Wrestling: Coming off a loss against Minnesota, Northwestern gets set for Big Ten Tournament


Daily file photo by Kelsey Carroll

Ryan Deakin in a wrestling match against Wiconsin’s Garrett Model. Deakin is undefeated on the season, and is coming off a dominating performance against Minnesota’s Brayton Lee on his way to the Big Ten Tournament.

Greg Svirnovskiy, Sports Editor


After a year disrupted by undisclosed injuries, Senior Ryan Deakin hasn’t been on the floor for long. Deakin’s matchup against No. 6 Brayton Lee in Northwestern’s (2-6, 2-6 Big Ten) last dual of the year against Minnesota (7-2, 7-2) marked only the third time all season he’s taken to the mat against a Big Ten opponent.

The bout was over before it really even started. The nation’s top ranked wrestler at 157, Deakin took a 6-0 lead out of the first period, one that saw all points scored in its last minute, two from a takedown with 20 seconds remaining and four more on a near fall right as the clock expired. He led 9-0 at the end of the second period and dominated a third period in which Lee barely had any time on attack.

“He goes out there against a top-six opponent and just manhandled the kid. Ryan was just on a different level,” coach Matt Storniolo said. “He’s seasoned, he doesn’t need to wrestle his way into a season. He’s ready at any time. It’s awesome to have him back, it’s a good jolt of energy for the team.”

Deakin won the Big Ten Tournament last season. Again, he showed why he’s the favorite while going up against Lee. Capitalizing off his forward pressure, riding Lee to the right and left, keeping the opponent’s hands on the mat and under his weight. When it was all over, Deakin led 12-0, securing a major decision and sending four points Northwestern’s way in the dual team score, giving the Cats an early lead over the Golden Gophers.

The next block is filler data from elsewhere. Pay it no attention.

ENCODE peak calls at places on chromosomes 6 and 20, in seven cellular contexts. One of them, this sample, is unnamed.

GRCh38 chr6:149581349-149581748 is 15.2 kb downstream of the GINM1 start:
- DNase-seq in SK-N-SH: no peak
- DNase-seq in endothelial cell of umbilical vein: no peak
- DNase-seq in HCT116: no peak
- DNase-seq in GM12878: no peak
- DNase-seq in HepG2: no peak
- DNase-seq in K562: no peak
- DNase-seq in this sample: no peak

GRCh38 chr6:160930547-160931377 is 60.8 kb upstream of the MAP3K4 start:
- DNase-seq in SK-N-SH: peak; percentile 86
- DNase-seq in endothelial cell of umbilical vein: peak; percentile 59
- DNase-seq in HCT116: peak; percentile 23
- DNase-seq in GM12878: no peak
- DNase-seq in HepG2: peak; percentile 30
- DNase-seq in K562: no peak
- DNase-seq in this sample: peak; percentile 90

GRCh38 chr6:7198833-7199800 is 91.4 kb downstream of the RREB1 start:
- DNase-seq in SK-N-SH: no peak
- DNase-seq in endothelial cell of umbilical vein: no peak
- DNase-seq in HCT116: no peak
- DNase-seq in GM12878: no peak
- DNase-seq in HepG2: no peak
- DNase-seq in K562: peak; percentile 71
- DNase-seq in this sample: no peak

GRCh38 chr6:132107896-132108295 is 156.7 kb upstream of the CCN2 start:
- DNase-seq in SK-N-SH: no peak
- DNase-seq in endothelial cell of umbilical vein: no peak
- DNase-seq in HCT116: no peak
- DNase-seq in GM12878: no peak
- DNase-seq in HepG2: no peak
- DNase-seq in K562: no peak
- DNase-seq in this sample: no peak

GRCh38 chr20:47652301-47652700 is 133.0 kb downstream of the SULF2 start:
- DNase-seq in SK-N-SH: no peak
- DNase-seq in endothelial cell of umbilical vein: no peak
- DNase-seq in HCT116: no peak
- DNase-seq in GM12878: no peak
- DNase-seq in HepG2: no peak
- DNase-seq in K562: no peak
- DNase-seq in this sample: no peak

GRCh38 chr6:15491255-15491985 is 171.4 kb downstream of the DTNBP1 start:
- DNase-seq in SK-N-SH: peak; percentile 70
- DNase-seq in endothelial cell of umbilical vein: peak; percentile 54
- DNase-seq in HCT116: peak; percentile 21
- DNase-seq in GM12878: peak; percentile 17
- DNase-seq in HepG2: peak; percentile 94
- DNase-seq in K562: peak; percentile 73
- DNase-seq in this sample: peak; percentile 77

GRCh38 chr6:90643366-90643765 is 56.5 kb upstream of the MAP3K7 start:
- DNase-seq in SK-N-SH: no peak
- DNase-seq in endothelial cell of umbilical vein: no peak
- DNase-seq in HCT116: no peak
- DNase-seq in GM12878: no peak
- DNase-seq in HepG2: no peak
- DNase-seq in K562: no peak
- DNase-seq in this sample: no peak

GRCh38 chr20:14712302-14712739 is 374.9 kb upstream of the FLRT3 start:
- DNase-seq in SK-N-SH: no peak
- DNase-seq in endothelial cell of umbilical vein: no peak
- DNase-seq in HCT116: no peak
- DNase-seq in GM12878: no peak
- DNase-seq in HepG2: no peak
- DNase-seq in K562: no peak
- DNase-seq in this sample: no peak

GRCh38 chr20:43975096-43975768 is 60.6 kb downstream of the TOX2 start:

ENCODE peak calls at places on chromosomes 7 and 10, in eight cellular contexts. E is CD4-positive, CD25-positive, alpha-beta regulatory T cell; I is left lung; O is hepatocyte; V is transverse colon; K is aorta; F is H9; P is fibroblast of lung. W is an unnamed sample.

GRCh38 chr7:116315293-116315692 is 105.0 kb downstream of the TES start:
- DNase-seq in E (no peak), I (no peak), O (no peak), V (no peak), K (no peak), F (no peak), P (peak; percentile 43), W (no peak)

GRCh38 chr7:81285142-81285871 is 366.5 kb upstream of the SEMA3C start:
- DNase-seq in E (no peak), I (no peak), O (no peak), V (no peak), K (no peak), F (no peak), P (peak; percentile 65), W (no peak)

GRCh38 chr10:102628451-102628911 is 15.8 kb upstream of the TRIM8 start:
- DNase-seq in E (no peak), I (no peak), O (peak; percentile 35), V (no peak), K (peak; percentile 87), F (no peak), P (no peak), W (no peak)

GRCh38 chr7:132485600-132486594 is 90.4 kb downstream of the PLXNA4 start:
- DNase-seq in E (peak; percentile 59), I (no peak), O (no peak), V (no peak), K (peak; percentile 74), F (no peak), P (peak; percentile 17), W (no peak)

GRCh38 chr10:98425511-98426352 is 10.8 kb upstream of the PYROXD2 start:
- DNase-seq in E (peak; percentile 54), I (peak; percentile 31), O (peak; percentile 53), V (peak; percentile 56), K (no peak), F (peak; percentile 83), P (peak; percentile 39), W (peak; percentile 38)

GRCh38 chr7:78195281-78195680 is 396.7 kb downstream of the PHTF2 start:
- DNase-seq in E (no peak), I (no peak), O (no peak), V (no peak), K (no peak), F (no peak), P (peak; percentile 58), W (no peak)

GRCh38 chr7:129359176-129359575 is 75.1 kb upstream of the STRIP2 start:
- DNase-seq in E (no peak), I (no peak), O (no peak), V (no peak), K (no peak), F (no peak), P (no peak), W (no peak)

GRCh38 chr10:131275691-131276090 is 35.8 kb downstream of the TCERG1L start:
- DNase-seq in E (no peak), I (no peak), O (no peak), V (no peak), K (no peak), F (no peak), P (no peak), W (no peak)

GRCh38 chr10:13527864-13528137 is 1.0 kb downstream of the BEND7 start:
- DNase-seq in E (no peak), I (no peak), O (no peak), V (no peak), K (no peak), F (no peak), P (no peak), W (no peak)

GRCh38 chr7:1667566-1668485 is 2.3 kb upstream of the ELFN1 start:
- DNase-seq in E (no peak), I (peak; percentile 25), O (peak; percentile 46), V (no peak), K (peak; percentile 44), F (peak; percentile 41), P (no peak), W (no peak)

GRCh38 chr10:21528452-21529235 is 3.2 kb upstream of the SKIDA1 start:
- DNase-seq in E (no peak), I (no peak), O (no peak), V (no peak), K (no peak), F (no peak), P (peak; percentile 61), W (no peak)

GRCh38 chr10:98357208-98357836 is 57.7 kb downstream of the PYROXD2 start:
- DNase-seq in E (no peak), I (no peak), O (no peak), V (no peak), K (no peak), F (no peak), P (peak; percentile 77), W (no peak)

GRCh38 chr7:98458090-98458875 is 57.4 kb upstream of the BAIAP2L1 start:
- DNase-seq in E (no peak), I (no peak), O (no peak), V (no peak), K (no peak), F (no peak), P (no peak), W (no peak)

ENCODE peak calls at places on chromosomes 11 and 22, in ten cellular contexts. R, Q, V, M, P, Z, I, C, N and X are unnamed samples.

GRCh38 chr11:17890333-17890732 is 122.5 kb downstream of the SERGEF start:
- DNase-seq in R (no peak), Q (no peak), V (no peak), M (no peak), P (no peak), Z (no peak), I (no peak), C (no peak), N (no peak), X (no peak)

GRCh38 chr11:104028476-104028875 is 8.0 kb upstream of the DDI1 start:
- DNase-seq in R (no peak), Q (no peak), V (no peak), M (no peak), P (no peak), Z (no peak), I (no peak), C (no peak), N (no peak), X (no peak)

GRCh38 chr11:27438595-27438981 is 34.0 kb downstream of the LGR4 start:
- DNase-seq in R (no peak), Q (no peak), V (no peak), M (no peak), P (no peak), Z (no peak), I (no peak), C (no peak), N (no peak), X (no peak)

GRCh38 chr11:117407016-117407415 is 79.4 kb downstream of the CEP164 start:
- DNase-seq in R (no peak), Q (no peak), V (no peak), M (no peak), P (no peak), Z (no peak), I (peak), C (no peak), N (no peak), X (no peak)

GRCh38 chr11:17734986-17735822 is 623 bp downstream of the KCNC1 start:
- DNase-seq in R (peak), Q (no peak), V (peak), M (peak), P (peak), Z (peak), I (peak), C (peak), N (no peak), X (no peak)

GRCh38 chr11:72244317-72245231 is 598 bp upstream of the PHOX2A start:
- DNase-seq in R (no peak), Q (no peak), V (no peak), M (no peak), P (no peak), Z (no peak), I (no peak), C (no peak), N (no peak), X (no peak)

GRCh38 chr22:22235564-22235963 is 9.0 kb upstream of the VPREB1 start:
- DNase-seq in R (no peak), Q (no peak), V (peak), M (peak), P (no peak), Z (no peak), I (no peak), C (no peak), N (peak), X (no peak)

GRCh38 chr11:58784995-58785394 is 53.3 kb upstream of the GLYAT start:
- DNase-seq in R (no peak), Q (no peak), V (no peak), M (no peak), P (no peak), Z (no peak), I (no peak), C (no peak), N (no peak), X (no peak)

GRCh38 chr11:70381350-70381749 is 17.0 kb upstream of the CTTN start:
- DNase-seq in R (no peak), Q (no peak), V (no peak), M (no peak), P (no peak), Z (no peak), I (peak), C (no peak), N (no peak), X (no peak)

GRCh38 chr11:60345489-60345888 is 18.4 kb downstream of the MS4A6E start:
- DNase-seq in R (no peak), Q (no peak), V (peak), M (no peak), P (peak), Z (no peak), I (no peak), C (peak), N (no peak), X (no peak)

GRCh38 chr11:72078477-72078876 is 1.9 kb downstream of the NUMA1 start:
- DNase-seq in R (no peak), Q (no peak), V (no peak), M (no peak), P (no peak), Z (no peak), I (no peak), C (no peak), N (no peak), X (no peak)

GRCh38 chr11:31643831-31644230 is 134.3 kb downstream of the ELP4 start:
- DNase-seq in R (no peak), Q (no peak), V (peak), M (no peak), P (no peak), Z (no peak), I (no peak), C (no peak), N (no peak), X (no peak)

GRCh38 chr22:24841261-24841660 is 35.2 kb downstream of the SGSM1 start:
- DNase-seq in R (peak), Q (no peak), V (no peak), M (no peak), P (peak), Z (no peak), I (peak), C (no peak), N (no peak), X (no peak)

Now, he and the rest of the wrestling team are getting ready for the Big Ten Championships, set to be held this weekend in State College, Pa. Their workouts are now shorter and fewer, as coaches emphasize rest and recuperation in anticipation of post-season play.

“It’s about getting as much out of workouts as we can, not really trying to pack in more,” Storniolo said. “The idea this time of year is to deload a little bit with your workouts, get the guys feeling really good and fresh heading into the Big Ten Tournament.”

They’re watching film, hammering home lessons learned during the Big Ten regular season.

For junior No. 12 Yahya Thomas, some of those lessons are coming from the Minnesota dual. Thomas went up against unranked Michael Blockhus at 149, and lost in shocking 3-2 fashion. Blockhus wrestled conservatively, barely engaging. Storniolo said Thomas lost his focus in the fray, that he needs to create more opportunities in matches.

“Sometimes it’s not bad to take loss like that right before big competitions,” Storniolo said. “It motivates you, it recenters you.”

Storniolo said he expects the Big Ten Tournament to serve as a coming out party of sorts for freshman Chris Cannon. Against Minnesota, Cannon improved to 5-0 on the season, taking down Gophers’ Boo Dryden by fall in the second period of his bout. He’s been a star in his first season in the starting lineup, and has earned bonus points in four of five matches at 133 this season.

“He’s young, he’s a first year kid in the lineup,” Storniolo said. “He’s from a major high school program. He’s wrestled big competition all his life. This is the stuff he’s been waiting for.“

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Twitter: @gsvirnovskiy

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